Sports teams are only just adjusting to the changes in the environment, however systems are being put in place to support this shift; Sport England have even dedicate part of their website to enabling clubs to calculate their carbon footprints! Check it out: http://www.sustainableclubs.co.uk/energy-calculator/

It’s great to see sports clubs taking initiative to create a positive impact, and is a giant step towards a greener future.

Written by Green Behaviour Change Frontrunner – Rebecca Mason

Collectively.org campaign for Switch to 100% Renewable Energy

Collectively.org is a platform for young people to engage with sustainability issues, due to the COP21 conferences they feel it is a perfect time to empower the switch to 100% renewable energy by demonstrating “The power of collection by driving the shift to a clean energy future.”   https://collectively.org/en/article/obama-clean-power-plan/    #go100percent.

‘Collectively’ brings together people “from around the world and organisations from across sectors” and claims that “we can together make faster progress towards a future we all want to live in” Some big influences involved are Facebook , Twitter and Unilever, whose aim is to become ‘carbon positive’ in their operations ‘by 2030’; others include Google and Yahoo; even Obama is getting on board, and you check out his Clean Power Plan here: https://collectively.org/en/article/obama-clean-power-plan/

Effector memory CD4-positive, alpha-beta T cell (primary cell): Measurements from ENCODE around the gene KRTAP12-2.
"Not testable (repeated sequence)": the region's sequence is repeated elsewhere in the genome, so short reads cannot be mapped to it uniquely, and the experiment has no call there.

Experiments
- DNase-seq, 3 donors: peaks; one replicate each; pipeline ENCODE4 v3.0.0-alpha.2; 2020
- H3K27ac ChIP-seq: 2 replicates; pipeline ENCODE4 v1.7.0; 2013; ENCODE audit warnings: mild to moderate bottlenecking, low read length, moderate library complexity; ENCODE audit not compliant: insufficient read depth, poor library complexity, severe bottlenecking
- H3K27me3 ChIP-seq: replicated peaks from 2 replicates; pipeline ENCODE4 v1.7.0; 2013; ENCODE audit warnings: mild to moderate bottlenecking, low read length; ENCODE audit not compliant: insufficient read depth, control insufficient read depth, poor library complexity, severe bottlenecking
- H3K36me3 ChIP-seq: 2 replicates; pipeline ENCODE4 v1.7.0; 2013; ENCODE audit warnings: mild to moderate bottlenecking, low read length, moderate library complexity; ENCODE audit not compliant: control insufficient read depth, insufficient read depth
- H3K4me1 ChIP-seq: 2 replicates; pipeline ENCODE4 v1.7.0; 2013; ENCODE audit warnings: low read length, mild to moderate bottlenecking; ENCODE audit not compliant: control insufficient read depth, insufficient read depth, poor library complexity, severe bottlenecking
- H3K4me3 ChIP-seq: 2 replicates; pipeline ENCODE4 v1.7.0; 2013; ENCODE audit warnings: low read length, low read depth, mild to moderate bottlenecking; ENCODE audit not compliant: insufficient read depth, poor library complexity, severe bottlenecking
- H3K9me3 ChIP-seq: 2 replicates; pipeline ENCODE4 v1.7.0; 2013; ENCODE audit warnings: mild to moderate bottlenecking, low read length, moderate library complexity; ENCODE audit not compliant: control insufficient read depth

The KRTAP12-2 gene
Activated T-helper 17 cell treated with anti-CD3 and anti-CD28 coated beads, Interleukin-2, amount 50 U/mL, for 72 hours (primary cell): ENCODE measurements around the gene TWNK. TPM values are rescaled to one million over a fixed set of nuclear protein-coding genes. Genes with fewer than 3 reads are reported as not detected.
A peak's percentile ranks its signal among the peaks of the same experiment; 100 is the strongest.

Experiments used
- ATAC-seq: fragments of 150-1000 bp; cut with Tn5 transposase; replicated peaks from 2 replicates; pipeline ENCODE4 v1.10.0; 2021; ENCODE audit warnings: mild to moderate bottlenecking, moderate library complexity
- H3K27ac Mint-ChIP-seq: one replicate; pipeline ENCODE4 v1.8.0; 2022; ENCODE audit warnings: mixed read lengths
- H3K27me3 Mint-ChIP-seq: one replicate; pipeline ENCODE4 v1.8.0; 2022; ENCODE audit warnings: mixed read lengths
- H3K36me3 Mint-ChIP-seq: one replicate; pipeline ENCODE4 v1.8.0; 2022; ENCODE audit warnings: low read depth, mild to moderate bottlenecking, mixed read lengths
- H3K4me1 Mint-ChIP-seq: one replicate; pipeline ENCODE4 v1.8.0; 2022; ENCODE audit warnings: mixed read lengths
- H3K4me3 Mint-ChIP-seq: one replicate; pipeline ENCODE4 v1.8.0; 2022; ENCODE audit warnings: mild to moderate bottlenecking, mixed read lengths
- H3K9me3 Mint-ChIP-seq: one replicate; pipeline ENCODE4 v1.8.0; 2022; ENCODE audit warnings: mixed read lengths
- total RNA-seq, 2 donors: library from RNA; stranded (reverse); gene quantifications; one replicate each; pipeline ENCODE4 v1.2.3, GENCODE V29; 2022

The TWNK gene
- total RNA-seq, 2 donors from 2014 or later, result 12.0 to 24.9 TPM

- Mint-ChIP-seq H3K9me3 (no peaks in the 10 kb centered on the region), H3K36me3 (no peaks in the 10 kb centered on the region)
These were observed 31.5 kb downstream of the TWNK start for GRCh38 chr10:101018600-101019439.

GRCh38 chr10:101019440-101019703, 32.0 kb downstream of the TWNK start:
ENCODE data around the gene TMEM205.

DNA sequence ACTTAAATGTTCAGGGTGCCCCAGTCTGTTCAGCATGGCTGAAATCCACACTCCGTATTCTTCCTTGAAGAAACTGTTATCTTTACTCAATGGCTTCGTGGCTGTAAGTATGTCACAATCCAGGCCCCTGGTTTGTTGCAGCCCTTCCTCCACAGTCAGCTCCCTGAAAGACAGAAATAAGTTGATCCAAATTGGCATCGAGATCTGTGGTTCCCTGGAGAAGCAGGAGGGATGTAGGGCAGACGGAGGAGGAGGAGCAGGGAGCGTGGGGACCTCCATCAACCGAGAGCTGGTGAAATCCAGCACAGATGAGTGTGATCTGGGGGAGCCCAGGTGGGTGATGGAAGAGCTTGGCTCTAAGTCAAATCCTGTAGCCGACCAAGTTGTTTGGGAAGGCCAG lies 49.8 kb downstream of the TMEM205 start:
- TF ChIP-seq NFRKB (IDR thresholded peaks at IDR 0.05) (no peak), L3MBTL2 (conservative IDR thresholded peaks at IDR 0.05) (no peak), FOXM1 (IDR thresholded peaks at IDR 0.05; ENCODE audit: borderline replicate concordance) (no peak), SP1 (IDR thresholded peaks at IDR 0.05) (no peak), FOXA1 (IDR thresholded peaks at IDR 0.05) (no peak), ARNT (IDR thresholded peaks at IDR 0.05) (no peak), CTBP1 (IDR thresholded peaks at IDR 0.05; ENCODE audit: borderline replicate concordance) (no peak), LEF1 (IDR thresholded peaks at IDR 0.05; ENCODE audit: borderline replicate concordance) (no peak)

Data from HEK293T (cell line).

Collectively aims to get students involved in these campaigns by encouraging individuals to engage with their universities as advocates for change towards the way in which their institutes use energy, and hope that this will eventually lead to a 100% switch to renewable energy.

“Individually, millennials feel powerless and cynical about their voices being heard”; however with the help of large, game-changing organisations that are constantly in the public eye, individuals can feel that their voice has more punch than they may have thought which in turn can enable change.

Keep up with their latest news on their website: https://collectively.org/en/

You can also check out their campaign video here: https://www.facebook.com/collectively/videos/483943298451517/?l=6536826894074607595 and get involved by clicking the following link to show your support for Clean Power: https://collectively.org/wegotpower/

‘Red Carpet Green Dress’ Oscar Contest

Today’s post is about Fashion. You may not know that there is a relationship between fashion and sustainability. Last Sunday in Los Angeles was the Oscar Award Ceremony celebration with its popular red carpet. The fashion system is getting more and more conscious of being a greener business and one example is the Red Carpet Green Dress of Suzy Amis Cameron.

Suzy Amis Cameron is the wife of James Cameron, the director of blockbusters, such as Titanic and Avatar. Furthermore she is involved in environmental causes, like protecting the planet by rethinking the world of fashion in a more sustainable way.

Inspired by the global red carpet opportunity presented in 2009, when her Husband’s movie Avatar ran for the Best Motion Picture of the Year Oscar Award, she founded an innovative dress design contest called, with a colourful wordplay, Red Carpet Green Dress. The positive fashion campaign sets the challenge for creative designers worldwide to create a red carpet worthy dress, that must fulfil the ‘Green Dress’ criteria, stated in the contest.